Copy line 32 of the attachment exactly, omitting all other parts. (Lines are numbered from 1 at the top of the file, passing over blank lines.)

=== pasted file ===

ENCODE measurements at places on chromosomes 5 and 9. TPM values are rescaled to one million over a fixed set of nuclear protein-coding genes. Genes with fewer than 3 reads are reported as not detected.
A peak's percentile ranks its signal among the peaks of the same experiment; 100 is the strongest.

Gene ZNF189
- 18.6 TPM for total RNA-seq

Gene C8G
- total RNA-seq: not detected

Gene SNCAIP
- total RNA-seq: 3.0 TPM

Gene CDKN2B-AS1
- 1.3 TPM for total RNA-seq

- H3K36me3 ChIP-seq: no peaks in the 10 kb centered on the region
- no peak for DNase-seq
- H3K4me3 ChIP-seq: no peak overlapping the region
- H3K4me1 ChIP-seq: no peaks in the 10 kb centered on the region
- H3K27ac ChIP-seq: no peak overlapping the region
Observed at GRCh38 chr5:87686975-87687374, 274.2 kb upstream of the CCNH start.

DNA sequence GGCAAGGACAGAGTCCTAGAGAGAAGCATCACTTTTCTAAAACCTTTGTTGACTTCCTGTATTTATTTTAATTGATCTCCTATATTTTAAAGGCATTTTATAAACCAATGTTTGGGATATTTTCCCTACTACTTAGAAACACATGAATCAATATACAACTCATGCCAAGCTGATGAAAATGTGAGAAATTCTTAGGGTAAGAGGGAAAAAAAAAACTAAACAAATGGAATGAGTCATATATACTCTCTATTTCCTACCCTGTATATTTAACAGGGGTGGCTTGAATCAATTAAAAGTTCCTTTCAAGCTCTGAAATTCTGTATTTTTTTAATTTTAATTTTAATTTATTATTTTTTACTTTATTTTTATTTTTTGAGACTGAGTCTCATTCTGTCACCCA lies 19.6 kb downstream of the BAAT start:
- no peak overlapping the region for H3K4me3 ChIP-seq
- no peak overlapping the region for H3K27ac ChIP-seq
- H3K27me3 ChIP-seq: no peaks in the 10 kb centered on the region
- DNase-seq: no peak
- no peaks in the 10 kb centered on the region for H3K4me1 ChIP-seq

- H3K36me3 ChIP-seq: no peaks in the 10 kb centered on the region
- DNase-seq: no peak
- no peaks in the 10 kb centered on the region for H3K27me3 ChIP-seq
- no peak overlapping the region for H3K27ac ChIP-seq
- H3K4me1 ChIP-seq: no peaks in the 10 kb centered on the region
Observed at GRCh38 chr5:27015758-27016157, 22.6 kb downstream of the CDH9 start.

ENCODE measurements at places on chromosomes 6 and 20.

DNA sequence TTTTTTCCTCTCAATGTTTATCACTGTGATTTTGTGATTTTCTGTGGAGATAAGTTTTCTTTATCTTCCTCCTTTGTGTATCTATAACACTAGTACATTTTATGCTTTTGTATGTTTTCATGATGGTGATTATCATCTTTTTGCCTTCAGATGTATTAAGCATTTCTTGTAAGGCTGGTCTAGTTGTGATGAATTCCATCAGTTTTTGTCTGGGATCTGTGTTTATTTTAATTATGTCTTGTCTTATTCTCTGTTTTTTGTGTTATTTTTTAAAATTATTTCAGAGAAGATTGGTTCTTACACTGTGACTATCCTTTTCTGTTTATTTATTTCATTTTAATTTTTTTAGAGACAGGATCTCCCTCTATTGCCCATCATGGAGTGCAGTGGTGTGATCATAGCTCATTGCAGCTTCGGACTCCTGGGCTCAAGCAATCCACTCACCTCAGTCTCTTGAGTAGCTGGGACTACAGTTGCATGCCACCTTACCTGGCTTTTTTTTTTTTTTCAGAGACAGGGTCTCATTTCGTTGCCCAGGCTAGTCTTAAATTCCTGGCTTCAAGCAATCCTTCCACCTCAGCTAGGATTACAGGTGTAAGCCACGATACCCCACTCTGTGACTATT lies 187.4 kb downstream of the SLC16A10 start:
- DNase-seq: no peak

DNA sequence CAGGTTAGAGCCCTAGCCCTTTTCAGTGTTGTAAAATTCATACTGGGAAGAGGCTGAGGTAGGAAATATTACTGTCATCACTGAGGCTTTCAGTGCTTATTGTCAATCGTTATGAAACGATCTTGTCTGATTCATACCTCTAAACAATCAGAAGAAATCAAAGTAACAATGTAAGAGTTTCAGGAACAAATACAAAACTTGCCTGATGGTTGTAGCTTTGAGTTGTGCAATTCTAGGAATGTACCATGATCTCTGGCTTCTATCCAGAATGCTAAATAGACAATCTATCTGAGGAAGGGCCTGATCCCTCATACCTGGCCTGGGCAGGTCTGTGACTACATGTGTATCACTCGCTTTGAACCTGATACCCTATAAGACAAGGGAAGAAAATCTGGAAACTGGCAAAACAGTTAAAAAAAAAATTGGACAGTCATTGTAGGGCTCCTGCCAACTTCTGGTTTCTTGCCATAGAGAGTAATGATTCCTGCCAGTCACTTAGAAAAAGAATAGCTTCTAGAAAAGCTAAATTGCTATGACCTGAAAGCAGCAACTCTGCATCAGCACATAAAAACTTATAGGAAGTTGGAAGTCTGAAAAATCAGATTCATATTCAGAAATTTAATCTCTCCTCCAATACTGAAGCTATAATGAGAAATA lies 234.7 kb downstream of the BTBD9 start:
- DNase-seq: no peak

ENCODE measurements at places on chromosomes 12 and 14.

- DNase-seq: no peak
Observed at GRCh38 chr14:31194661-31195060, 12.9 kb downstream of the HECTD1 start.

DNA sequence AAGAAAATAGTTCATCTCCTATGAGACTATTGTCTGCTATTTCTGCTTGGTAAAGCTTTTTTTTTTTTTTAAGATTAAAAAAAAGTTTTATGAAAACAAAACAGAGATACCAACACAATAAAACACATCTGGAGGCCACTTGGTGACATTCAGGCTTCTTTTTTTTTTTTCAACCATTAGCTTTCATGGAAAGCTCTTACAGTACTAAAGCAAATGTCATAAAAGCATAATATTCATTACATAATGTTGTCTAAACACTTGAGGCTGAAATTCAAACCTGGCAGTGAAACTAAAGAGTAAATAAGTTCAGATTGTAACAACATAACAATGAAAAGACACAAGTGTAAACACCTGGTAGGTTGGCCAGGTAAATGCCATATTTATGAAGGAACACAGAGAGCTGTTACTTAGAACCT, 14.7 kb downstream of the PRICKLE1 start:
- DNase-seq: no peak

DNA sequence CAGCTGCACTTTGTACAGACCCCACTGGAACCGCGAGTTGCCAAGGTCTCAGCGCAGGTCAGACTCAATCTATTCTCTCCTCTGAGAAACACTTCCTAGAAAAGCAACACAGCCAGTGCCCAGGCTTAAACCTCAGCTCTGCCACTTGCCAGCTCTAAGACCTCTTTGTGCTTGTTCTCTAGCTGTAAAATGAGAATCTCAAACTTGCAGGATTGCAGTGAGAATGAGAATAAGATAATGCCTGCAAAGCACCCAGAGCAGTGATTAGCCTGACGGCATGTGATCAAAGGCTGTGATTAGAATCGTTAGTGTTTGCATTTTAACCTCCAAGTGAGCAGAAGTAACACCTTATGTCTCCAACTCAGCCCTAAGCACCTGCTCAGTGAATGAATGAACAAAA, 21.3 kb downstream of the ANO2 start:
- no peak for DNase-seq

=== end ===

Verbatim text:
DNA sequence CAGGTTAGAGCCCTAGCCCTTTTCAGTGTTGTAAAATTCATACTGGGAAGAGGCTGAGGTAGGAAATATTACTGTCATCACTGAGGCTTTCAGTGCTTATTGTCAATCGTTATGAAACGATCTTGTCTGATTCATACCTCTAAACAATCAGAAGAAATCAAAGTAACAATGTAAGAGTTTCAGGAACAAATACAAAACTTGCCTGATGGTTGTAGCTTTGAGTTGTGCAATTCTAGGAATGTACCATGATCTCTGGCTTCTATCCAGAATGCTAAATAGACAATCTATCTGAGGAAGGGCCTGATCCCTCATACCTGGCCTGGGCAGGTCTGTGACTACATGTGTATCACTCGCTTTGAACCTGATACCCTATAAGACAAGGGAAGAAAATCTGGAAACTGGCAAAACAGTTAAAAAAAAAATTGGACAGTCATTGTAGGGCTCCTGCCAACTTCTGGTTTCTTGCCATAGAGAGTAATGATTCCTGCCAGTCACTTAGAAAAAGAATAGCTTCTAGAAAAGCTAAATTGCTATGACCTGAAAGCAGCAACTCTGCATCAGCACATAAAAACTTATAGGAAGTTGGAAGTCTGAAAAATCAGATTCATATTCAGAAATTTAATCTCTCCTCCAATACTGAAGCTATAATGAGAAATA lies 234.7 kb downstream of the BTBD9 start: